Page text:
The IUD is a long-lasting reversible contraceptive that provides uninterrupted protection for several years
The IUD, or intrauterine device, is a small, t-shaped plastic device that our Austin ob/gyns insert into your uterus. At the end of the IUD, there is a plastic string which extends into your vagina. You can feel for the string to assure yourself that the device is still in place, and your doctor will also use the string to remove the device.
How effective is the IUD?
Women using the IUD have less than a 1% chance of getting pregnant each year they use the device. It is known to gynecologists as a “set it and forget it” form of birth control because once it is placed, you don’t have to worry about it for the next several years.
However, one very important aspect of the IUD is that it does not protect against sexually transmitted diseases (or STD’s), so women should continue to use condoms unless they are in a monogamous relationship with a partner who has been tested for STD’s.
There are two types: the hormonal IUD and the copper IUD
Both types basically work by affecting the way sperm move, thus preventing them from reaching and fertilizing the egg. An IUD also helps prevent the egg from implanting successfully in the uterus by thinning the uterine lining.
The hormonal IUD (Mirena® or Skyla®) releases progestin into your uterus. This hormone may also prevent the ovaries from releasing an egg at all, thus preventing ovulation. A hormonal IUD may be particularly beneficial for women who have heavy periods with severe cramps because, over time, most women will either quit having periods or have very light periods when using this device. On the other hand, women who have severe anxiety or depression may want to avoid hormonal contraceptives because there is some evidence that the hormones may aggravate those conditions. In addition, the hormones can also aggravate acne problems. Mirena® can remain in the uterus for five years, and Skyla® can be used for three years.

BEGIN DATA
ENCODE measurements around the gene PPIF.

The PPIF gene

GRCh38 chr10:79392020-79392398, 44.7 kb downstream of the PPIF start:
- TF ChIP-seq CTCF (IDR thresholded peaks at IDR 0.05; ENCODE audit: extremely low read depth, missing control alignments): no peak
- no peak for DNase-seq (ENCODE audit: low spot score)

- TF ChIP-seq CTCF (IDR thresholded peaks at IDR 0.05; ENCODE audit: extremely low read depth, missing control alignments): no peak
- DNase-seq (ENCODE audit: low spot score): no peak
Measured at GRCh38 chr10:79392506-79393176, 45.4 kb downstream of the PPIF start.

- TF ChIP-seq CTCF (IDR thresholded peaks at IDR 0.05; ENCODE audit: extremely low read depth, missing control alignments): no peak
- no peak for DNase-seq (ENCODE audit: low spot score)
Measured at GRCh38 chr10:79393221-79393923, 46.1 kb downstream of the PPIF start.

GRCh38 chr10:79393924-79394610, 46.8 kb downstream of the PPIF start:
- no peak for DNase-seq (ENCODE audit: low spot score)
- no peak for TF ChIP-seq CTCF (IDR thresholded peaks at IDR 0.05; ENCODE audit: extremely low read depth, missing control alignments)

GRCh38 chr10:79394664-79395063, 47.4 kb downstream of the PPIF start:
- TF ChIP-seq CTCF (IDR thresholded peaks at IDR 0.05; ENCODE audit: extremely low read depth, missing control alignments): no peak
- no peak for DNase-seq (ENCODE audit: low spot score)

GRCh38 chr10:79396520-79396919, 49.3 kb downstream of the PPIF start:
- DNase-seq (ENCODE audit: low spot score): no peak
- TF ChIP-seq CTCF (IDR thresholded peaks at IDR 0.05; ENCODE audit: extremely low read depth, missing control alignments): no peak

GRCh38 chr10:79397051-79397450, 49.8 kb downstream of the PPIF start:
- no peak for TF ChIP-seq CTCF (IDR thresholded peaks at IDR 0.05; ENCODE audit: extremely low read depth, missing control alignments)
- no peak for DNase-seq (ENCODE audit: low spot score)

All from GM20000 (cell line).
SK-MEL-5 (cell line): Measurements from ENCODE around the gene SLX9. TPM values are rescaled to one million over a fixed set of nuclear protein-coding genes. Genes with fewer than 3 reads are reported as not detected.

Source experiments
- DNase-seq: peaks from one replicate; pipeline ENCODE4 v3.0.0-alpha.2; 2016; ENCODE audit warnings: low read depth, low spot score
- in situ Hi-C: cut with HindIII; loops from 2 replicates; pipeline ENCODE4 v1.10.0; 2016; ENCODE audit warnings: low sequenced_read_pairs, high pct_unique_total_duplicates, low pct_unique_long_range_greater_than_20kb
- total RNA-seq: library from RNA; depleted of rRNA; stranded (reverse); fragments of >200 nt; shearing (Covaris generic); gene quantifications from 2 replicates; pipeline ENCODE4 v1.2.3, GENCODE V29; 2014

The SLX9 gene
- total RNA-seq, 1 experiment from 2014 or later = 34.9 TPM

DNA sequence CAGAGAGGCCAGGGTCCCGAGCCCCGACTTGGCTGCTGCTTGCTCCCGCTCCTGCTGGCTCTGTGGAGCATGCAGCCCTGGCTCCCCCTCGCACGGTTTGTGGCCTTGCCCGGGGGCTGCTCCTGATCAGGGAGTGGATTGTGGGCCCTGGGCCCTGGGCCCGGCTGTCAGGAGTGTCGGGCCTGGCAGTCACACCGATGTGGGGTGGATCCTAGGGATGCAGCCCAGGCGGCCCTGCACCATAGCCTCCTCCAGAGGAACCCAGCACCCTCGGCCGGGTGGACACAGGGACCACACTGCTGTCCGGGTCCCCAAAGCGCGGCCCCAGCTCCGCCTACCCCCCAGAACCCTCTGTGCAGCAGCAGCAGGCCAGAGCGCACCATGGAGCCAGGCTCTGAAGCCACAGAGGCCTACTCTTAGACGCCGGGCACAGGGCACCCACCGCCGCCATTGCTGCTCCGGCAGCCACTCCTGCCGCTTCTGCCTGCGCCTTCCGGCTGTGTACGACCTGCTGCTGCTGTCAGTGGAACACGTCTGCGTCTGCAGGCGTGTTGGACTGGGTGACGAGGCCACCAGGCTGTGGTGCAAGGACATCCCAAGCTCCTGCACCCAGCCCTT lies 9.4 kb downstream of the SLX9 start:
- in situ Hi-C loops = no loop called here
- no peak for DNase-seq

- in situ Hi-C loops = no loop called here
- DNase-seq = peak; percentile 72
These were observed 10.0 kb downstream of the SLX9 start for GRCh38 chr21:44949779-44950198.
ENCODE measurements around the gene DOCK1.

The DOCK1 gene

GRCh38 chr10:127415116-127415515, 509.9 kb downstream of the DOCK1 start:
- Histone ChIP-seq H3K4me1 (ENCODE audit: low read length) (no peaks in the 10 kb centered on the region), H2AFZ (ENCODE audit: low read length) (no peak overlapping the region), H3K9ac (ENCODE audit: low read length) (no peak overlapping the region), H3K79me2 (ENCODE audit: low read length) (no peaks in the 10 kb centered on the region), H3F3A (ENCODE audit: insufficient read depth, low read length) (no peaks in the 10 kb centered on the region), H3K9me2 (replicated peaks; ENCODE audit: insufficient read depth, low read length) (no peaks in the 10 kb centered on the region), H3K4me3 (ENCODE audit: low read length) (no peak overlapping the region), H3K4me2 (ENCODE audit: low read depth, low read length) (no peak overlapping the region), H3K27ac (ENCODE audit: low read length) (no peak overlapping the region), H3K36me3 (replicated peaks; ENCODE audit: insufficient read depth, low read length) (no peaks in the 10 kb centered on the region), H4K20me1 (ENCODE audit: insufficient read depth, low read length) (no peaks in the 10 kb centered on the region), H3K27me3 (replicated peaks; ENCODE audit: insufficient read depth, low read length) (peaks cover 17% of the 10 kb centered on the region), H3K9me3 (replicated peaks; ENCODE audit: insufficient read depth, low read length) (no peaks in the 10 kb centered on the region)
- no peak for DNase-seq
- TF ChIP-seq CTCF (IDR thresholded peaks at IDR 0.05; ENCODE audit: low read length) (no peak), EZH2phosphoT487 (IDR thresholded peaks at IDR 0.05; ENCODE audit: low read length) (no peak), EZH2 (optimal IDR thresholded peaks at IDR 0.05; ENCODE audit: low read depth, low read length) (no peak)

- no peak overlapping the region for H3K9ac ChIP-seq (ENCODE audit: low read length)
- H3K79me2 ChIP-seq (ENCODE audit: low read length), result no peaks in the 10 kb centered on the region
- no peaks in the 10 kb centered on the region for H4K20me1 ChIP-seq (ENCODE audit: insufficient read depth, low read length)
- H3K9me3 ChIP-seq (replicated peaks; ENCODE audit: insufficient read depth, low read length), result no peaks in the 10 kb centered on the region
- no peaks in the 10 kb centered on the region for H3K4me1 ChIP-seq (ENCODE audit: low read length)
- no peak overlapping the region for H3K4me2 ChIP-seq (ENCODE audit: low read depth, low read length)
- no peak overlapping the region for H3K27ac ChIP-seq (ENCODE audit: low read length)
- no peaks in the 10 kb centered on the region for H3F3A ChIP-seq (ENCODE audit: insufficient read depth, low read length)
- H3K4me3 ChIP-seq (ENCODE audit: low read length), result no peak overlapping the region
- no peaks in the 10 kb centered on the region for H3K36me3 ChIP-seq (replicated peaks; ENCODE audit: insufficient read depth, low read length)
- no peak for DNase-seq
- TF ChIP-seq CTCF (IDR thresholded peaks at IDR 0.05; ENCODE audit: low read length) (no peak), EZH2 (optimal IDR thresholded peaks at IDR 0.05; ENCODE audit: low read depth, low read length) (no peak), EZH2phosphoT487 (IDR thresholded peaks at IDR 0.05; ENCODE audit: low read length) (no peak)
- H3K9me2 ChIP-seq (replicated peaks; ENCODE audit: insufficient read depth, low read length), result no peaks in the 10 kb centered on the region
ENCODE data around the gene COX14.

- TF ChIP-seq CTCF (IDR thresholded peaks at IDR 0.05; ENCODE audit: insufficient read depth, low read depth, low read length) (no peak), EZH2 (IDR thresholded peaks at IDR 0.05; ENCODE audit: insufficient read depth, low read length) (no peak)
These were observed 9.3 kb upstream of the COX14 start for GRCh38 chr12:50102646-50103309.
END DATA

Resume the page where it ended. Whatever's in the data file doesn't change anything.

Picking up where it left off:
The copper IUD (ParaGard®) is effective for ten years. It works by safely releasing small amounts of copper into your uterus. Another benefit of a copper IUD is that it can be used for emergency contraception. If a woman has an IUD implanted up to five days after having unprotected sex, it is 99.9% effective at preventing a pregnancy, with the added benefit of providing protection for several years.
What to expect when you get an IUD
Some women feel some discomfort when the IUD is inserted. Our Austin ob/gyns often advise patients to take acetaminophen or another over-the-counter pain medication before they come to our office. In addition, some women may feel dizzy during and after the procedure, so you may want to consider bringing a friend or family member with you to drive you home. After the procedure, you may experience irregular bleeding and spotting, as well as some cramping.
An IUD is a very effective birth control method that you may want to discuss with your Austin ob/gyn. Contact us to see one of our Renaissance Women’s Group ob/gyns.